Welchman, Edward

, a learned English divine, was the sbn of John Welchman of Banbury in Oxfordshire. He was born about 1665, and became a commoner of Magdalen hall in 1679. He took his degree of bachelor of arts in April 1683, was admitted probationer fellow of Merton college in 1684, and master of arts in June 1688. After entering into holy orders, he was presented by the society of Merton college to the rectory of Lapworth, with which he held that of Solihull in Warwickshire. He | became also archdeacon of Cardigan. He died May 28, 1739. One of his sons was afterwards reduced to keep an inn at Stratford on Avon. *


Whilst the coachman stopped to water his horses, my landlord, out of civility, came to pay his compliments to Dr. Greville, who knew the man to be a son of the learned Dr. Welchman, well known for his illustration of the thirty-nine articles: which piece of history, as he had not made (literary) merit of his own to boast of, mine host never failed to acquaint his customeis with ”Gentleman,“he would say, ” you have doubtless heard of my father; he made the thirty-nine articles." Spiritual Quixote, Book XII. Chap. 10.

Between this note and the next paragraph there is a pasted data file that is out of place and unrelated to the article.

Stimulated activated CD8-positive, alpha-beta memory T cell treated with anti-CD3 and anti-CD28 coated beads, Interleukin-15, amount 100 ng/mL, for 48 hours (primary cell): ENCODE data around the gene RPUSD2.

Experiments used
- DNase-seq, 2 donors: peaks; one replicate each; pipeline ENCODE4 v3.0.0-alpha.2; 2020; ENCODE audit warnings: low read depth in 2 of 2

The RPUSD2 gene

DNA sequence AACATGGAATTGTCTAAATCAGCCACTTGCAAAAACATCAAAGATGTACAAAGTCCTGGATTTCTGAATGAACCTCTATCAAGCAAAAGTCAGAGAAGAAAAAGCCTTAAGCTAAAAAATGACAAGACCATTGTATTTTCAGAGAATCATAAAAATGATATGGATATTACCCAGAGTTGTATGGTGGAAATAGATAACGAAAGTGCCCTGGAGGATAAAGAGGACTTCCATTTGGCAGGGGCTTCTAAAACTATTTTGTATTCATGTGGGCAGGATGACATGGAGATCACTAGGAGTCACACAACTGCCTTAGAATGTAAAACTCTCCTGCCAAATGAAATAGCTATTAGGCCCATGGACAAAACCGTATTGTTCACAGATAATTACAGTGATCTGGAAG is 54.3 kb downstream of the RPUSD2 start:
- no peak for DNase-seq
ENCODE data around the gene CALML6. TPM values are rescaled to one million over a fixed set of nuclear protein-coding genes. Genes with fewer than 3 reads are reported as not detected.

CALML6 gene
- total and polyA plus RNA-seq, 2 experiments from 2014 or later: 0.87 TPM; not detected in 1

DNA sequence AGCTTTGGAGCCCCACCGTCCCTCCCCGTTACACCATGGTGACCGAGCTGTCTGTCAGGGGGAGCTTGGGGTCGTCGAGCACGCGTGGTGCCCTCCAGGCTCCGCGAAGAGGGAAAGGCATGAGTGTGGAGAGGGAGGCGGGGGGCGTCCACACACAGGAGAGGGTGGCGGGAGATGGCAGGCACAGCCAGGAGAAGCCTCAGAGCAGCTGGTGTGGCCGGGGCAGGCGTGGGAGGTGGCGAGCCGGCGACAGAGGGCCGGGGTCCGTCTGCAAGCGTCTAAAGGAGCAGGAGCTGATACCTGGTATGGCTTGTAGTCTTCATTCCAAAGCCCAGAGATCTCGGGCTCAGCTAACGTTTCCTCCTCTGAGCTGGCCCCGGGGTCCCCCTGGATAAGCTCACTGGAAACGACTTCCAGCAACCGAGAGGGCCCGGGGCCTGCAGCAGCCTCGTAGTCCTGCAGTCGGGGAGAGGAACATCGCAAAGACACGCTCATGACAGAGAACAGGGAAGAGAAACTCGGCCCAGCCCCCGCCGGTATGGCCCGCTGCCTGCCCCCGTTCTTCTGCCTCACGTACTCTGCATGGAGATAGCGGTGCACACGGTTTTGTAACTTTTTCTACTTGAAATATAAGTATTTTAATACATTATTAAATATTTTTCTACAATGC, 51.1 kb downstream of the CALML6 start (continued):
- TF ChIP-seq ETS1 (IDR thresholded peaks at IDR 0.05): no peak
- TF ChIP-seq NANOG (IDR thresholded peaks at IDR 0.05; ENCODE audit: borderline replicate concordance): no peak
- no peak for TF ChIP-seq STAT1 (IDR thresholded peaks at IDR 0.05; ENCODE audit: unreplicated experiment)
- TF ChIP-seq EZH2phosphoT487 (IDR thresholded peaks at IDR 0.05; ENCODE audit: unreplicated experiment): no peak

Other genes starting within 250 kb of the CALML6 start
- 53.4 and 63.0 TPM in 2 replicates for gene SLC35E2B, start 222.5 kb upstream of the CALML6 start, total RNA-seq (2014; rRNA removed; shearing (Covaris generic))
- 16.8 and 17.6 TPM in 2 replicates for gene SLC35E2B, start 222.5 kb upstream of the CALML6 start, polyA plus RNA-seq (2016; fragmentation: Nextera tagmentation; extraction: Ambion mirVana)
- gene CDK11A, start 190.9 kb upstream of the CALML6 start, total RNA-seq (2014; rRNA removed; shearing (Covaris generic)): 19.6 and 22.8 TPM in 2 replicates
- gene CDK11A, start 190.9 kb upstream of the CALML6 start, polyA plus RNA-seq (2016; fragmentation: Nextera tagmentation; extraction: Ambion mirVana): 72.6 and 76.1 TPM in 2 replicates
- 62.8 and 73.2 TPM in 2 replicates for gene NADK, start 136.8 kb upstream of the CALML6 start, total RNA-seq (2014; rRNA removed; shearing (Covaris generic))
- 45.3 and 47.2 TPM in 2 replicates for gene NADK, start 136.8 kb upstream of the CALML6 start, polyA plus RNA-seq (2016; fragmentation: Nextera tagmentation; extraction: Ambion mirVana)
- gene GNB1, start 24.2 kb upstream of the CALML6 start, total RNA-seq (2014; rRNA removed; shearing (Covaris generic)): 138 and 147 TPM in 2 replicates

Mr. archdeacon Welchman’s chief publication was his illustration of the thirty-nine articles, written originally in Latin, but afterwards translated from the sixth edition, under the title of “The Thirty- nine articles of the Church of England, illustrated with notes, &c.” 8vo. Of this there have been many editions. He published also, 1. “A defence of the Church of England from the charge of schism and heresy, as laid against it by the vindicator of the deprived bishops (Mr. Henry Dodwell),” Loncl. 1692, 4 to. 2. “The Husbandman’s Manual: directing him how to improve the several actions of his calling, and the most usual occurrences of his life, to the glory of God, and benefit of his soul,” ibid. 1695, 8vo, written for the use of his. parishioners in Lapworth. 3. “Dr. Clarke’s Scripture doctrine of the Trinity examined,” Oxon. 1714, 8vo. 4, “A conference with an Arian,” &c. without his name, ibid. 1721, 8vo. Besides three occasional sermons, enumerated by Cooke, we may add an edition of Novatiaif s works, carefully corrected by our author, and published at Oxford in 1724, 8vo. 1


Ath. Ox. vol. II. &c.